While attending to some family business last week, I had the opportunity to visit my favorite Japanese marketplace, Mitsuwa in Arlington Heights a couple of times. The bee was first planted in my bonnet by my usual culinary oracle of late, Serious Eats Chicago, whose glowing assessment of the special toroniku shio ramen from the Santouka noodle stand in the market's food court made me want hot noodles and tender pork cheek for dinner on a cool fall evening (see photo below).
Although I got a little confused and ordered the "shoyu" version (meaning "soy") instead of "shio" (meaning "salt"), the steaming bowl of brown broth and its accoutrements (fish cake, chopped scallions, wavy noodles, single nori sheet, and, um, mushrooms) were mighty tasty. The thin slices of pork cheek that came with the soup were so tender and fatty that I'm pretty sure I blushed out of embarrassment at one point. Flush with porcine bliss, I staggered towards the front entrance and noticed workers setting up temporary stands for a promotional fall street food festival to take place starting the following morning. As luck would have it, I was already going to be back in the neighborhood the next day, so I conveniently added a return trip to Mitsuwa ahead of my other obligations.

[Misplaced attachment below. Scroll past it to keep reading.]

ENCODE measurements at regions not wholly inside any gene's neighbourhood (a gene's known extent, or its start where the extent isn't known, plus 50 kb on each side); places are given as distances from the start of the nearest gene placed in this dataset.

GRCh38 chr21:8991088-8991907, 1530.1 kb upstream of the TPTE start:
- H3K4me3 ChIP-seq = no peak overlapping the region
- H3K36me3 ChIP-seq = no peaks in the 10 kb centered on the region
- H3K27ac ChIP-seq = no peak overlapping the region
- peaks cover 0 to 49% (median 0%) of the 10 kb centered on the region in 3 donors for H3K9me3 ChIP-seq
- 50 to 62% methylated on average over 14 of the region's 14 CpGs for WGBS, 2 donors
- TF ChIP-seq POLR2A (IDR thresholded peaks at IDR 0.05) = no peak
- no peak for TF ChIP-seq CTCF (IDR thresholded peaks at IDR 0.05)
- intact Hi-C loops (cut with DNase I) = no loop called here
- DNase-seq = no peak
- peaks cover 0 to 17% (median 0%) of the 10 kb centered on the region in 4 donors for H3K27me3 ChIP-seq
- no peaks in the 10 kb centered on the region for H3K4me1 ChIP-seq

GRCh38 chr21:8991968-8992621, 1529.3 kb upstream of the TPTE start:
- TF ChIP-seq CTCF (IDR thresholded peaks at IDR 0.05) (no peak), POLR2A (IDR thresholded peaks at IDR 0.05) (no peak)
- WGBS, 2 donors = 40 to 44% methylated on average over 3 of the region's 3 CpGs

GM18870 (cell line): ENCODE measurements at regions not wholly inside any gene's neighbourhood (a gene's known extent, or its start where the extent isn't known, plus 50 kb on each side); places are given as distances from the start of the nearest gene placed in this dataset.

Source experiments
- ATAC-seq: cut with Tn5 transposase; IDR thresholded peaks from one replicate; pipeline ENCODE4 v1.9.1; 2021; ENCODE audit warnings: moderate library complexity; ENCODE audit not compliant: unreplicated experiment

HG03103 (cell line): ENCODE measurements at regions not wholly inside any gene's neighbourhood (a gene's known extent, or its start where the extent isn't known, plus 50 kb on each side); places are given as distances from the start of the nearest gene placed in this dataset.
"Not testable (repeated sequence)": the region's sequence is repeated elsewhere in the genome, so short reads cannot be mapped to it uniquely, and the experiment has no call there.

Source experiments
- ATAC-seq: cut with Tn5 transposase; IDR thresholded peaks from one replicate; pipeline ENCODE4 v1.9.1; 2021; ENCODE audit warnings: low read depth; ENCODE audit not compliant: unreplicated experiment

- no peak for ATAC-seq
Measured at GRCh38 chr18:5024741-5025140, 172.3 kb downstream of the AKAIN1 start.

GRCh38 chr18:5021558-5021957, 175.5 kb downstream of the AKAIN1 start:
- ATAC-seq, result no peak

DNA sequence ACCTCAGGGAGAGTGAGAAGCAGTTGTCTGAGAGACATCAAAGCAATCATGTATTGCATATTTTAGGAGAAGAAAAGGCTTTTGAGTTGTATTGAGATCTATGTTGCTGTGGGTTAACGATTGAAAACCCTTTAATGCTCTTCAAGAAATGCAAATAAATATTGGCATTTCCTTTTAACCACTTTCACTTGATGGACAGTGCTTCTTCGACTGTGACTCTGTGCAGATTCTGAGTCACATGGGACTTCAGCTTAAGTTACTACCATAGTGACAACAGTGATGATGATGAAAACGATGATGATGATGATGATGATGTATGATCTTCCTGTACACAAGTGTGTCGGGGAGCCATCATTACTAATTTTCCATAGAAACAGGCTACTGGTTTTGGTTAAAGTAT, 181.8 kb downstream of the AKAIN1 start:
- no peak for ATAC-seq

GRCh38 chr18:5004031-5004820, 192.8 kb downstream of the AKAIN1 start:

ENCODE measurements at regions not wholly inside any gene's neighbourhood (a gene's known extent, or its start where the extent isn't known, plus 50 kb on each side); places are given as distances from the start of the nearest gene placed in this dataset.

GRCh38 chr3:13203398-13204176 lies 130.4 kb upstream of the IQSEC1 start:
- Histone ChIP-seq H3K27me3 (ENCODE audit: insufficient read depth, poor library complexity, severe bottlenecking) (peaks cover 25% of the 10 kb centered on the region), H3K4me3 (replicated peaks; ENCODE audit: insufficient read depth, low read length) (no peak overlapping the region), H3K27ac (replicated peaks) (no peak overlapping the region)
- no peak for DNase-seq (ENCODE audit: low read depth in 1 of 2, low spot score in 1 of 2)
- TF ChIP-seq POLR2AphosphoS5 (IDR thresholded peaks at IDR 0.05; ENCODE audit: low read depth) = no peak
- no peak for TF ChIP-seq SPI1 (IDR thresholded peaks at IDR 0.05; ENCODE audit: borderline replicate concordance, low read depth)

Lots of new street snacks had appeared upon my second arrival: savory, sizzling pancakes, many different varieties of croquettes, including sea urchin, snow crab, smoked salmon, and corn (sticking with the themes of the season, I chose a pumpkin croquette, which was a bit on the greasy side, but pleasantly crunchy and slightly sweet), plus two glass cases of assorted mochi (gelatin-like rice cakes often stuffed with a dessert filling). My head was spinning with options as I chose 4 different ones more or less randomly (see photo below), two of them filled with sweet red bean paste and the others with purple sweet potato. The missus and I were able to enjoy these later that night after the progeny had gone to bed.